The Creighton Law Review is a legal journal published by the students of the Creighton University School of Law. Founded in 1967, the Creighton Law Review published its first edition in the spring of 1968. As then Chief Justice Earl Warren wrote in that first issue, the purpose of a Law Review is to provide a "forum in which able minds subject existing legal principles to critical analysis within the context of changing conditions and in which imaginative alternatives to today's solutions are aired and tested through vigorous informal debate."
Most significantly, the journal serves both practical and academic functions. The journal publishes pieces that provide practitioners with informative, well-drafted research. It also creates a forum for scholarly debate and presents an opportunity for students to participate in that debate. As such, this forum is highly structured and demands disciplined, self-critical writing in order to perform these two functions.
The mission of the Creighton Law Review is to inform, educate, and serve the legal community, emphasizing the legal issues impacting Nebraska and the Eighth Circuit, and to provide a forum dedicated to the development of academic, research, analytical, and scholarly writing skills among law students.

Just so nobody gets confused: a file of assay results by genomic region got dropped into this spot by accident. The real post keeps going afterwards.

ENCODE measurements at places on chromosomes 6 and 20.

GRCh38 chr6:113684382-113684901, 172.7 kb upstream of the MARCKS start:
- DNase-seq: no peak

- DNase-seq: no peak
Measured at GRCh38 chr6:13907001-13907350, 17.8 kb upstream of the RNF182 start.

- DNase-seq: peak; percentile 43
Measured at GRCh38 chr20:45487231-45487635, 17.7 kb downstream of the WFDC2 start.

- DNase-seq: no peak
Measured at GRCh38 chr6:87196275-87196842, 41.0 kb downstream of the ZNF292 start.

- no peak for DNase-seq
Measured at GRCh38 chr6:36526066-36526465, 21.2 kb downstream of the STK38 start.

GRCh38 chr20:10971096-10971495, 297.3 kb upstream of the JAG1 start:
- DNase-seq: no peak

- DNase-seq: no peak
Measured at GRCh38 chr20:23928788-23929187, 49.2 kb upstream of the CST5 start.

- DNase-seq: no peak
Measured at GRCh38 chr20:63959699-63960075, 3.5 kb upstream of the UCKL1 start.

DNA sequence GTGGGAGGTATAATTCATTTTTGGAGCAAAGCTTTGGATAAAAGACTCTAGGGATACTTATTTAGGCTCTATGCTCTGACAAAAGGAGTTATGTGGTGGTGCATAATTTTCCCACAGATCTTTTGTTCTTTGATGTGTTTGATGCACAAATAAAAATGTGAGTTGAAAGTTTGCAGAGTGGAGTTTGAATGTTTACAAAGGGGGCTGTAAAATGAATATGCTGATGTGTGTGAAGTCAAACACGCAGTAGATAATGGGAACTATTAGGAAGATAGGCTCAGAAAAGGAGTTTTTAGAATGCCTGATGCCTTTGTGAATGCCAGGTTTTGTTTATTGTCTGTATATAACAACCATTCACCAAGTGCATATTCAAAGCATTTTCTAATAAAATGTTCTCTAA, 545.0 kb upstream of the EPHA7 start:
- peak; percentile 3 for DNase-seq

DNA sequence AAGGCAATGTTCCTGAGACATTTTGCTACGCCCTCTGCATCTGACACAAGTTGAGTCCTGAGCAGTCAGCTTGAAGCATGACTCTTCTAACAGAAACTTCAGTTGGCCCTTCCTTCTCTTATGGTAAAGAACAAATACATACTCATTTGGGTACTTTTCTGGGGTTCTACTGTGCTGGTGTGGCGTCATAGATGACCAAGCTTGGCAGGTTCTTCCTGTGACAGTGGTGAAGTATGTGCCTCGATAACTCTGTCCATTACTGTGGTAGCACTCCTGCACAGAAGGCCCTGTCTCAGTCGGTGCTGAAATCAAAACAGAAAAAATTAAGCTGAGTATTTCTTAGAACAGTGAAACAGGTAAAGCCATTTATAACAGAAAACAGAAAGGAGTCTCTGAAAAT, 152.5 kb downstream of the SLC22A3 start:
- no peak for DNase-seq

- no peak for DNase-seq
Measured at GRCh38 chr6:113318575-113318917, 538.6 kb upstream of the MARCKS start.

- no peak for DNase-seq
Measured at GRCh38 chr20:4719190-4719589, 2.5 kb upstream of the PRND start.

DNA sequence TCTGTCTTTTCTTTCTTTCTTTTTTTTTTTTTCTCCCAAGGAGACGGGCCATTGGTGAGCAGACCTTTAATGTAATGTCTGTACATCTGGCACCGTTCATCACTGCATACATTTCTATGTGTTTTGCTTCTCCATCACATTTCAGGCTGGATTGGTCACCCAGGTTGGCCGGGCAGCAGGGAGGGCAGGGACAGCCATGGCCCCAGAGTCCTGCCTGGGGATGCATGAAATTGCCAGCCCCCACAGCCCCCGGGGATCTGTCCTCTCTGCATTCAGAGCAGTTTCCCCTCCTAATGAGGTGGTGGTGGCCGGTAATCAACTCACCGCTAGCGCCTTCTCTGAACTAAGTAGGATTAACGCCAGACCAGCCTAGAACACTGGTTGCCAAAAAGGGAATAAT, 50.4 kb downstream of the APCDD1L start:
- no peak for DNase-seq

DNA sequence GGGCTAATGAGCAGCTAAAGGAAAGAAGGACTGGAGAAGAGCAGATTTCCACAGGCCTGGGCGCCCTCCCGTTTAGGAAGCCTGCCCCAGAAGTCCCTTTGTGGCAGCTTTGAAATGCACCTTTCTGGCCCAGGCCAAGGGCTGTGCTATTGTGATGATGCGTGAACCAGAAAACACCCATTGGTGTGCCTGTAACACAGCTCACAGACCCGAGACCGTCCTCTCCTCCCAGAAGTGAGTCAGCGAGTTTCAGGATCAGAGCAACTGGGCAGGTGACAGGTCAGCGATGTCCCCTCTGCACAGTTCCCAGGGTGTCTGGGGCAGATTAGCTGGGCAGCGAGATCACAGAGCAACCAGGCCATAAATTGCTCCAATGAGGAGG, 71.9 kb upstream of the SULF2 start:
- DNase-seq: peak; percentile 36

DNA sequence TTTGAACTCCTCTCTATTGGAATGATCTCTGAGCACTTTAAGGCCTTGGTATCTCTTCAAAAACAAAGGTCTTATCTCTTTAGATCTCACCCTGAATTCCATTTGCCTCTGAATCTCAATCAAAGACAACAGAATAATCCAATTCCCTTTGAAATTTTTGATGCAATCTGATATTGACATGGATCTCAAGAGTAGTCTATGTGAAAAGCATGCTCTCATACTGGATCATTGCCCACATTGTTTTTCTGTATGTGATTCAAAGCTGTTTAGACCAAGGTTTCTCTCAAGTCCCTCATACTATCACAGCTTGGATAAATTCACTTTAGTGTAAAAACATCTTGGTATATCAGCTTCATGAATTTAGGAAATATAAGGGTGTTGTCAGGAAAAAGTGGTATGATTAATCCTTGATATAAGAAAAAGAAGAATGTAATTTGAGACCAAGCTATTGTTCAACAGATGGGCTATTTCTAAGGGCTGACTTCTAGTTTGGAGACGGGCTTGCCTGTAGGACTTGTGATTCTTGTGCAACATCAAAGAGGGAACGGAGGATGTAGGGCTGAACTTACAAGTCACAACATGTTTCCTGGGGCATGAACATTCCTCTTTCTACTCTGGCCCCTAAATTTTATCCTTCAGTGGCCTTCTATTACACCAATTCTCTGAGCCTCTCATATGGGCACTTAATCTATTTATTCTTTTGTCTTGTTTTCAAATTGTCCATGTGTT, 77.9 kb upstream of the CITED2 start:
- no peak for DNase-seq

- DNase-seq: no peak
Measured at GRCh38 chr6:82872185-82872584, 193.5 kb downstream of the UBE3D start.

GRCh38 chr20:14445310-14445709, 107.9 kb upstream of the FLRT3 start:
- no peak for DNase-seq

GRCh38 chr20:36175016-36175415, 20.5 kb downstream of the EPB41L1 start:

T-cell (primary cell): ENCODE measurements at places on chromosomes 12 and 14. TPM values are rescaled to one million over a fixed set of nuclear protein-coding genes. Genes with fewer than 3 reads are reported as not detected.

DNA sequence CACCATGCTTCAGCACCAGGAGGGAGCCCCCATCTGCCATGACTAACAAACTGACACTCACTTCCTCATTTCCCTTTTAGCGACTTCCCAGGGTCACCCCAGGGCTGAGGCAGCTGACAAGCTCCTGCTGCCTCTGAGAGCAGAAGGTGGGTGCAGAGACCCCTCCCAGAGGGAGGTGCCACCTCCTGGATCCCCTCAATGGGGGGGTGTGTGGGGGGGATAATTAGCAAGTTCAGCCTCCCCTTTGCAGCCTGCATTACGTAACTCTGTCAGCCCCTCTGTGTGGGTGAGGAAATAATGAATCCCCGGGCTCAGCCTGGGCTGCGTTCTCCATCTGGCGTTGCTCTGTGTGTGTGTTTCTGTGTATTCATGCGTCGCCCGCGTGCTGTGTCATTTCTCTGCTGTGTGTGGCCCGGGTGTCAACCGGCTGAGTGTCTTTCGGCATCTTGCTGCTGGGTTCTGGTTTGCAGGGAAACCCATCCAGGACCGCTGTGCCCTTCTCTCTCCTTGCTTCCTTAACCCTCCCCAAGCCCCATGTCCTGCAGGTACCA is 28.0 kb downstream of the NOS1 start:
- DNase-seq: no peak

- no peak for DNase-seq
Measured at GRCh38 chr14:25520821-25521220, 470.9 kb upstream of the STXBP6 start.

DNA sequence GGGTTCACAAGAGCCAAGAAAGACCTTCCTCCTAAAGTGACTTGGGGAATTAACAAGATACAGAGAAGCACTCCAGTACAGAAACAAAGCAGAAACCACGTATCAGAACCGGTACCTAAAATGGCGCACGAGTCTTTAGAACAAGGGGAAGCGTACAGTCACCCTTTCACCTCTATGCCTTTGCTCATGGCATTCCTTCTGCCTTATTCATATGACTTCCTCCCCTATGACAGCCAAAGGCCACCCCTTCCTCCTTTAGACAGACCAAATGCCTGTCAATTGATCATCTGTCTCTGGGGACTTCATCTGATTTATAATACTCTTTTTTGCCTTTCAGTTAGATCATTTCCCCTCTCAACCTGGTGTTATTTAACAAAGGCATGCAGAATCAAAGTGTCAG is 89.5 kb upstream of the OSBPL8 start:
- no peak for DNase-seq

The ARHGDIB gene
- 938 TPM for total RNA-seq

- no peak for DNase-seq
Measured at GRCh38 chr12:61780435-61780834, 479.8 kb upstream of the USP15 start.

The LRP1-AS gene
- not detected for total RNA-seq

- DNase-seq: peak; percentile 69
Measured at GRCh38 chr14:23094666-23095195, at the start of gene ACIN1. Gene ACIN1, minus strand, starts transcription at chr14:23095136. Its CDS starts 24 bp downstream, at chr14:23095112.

The Creighton Law Review is published in four annual editions. Each edition addresses relevant legal topics in the Midwest, as well as the nation.
Creighton Law Review in the News
The Tennessee Supreme Court recently cited Creighton Law Professor Patrick J. Borchers's article titled, J. McIntyre Machinery, Goodyear, and the Incoherence of the Minimum Contacts Test. Borchers's article, which addresses the minimum contacts test, was cited in State v. NV Sumatra Tobacco Trading Co., 403 S.W.3d 726, 758 (Tenn. 2013).